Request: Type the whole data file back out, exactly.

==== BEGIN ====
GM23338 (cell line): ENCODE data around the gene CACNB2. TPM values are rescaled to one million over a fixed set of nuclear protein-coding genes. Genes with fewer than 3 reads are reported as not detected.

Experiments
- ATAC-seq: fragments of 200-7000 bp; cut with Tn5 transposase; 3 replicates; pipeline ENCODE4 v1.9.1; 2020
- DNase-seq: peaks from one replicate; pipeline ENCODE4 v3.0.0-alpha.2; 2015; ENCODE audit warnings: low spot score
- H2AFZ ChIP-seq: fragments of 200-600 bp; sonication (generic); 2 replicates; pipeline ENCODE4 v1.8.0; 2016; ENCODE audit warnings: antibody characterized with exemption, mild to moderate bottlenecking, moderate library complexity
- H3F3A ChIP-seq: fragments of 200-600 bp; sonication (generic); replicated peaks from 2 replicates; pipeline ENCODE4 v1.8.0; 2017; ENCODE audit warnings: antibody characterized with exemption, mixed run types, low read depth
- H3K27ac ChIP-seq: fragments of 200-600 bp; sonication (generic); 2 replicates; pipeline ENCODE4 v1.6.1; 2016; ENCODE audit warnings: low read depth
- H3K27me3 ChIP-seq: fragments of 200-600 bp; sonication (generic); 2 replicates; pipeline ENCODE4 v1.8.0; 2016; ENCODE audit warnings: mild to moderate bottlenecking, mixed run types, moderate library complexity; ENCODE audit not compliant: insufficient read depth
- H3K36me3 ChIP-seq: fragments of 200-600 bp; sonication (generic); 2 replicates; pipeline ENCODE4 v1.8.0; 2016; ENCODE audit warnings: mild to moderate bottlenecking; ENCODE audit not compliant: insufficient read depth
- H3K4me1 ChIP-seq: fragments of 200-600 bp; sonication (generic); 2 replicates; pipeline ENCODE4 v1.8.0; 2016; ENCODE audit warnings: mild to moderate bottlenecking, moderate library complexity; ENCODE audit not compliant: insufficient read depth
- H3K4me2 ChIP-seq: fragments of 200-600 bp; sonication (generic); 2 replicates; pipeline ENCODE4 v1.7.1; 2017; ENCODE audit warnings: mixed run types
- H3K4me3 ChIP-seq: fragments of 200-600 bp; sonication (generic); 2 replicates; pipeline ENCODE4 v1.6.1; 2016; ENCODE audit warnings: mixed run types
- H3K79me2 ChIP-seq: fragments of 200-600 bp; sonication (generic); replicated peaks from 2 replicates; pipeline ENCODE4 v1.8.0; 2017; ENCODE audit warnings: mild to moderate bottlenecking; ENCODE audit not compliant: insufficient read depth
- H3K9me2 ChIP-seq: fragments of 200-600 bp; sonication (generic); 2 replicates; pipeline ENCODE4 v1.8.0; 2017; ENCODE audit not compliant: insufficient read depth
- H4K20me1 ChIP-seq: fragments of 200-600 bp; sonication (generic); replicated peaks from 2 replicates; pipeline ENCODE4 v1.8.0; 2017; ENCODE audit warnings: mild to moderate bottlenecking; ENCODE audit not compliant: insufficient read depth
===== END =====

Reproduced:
GM23338 (cell line): ENCODE data around the gene CACNB2. TPM values are rescaled to one million over a fixed set of nuclear protein-coding genes. Genes with fewer than 3 reads are reported as not detected.

Experiments
- ATAC-seq: fragments of 200-7000 bp; cut with Tn5 transposase; 3 replicates; pipeline ENCODE4 v1.9.1; 2020
- DNase-seq: peaks from one replicate; pipeline ENCODE4 v3.0.0-alpha.2; 2015; ENCODE audit warnings: low spot score
- H2AFZ ChIP-seq: fragments of 200-600 bp; sonication (generic); 2 replicates; pipeline ENCODE4 v1.8.0; 2016; ENCODE audit warnings: antibody characterized with exemption, mild to moderate bottlenecking, moderate library complexity
- H3F3A ChIP-seq: fragments of 200-600 bp; sonication (generic); replicated peaks from 2 replicates; pipeline ENCODE4 v1.8.0; 2017; ENCODE audit warnings: antibody characterized with exemption, mixed run types, low read depth
- H3K27ac ChIP-seq: fragments of 200-600 bp; sonication (generic); 2 replicates; pipeline ENCODE4 v1.6.1; 2016; ENCODE audit warnings: low read depth
- H3K27me3 ChIP-seq: fragments of 200-600 bp; sonication (generic); 2 replicates; pipeline ENCODE4 v1.8.0; 2016; ENCODE audit warnings: mild to moderate bottlenecking, mixed run types, moderate library complexity; ENCODE audit not compliant: insufficient read depth
- H3K36me3 ChIP-seq: fragments of 200-600 bp; sonication (generic); 2 replicates; pipeline ENCODE4 v1.8.0; 2016; ENCODE audit warnings: mild to moderate bottlenecking; ENCODE audit not compliant: insufficient read depth
- H3K4me1 ChIP-seq: fragments of 200-600 bp; sonication (generic); 2 replicates; pipeline ENCODE4 v1.8.0; 2016; ENCODE audit warnings: mild to moderate bottlenecking, moderate library complexity; ENCODE audit not compliant: insufficient read depth
- H3K4me2 ChIP-seq: fragments of 200-600 bp; sonication (generic); 2 replicates; pipeline ENCODE4 v1.7.1; 2017; ENCODE audit warnings: mixed run types
- H3K4me3 ChIP-seq: fragments of 200-600 bp; sonication (generic); 2 replicates; pipeline ENCODE4 v1.6.1; 2016; ENCODE audit warnings: mixed run types
- H3K79me2 ChIP-seq: fragments of 200-600 bp; sonication (generic); replicated peaks from 2 replicates; pipeline ENCODE4 v1.8.0; 2017; ENCODE audit warnings: mild to moderate bottlenecking; ENCODE audit not compliant: insufficient read depth
- H3K9me2 ChIP-seq: fragments of 200-600 bp; sonication (generic); 2 replicates; pipeline ENCODE4 v1.8.0; 2017; ENCODE audit not compliant: insufficient read depth
- H4K20me1 ChIP-seq: fragments of 200-600 bp; sonication (generic); replicated peaks from 2 replicates; pipeline ENCODE4 v1.8.0; 2017; ENCODE audit warnings: mild to moderate bottlenecking; ENCODE audit not compliant: insufficient read depth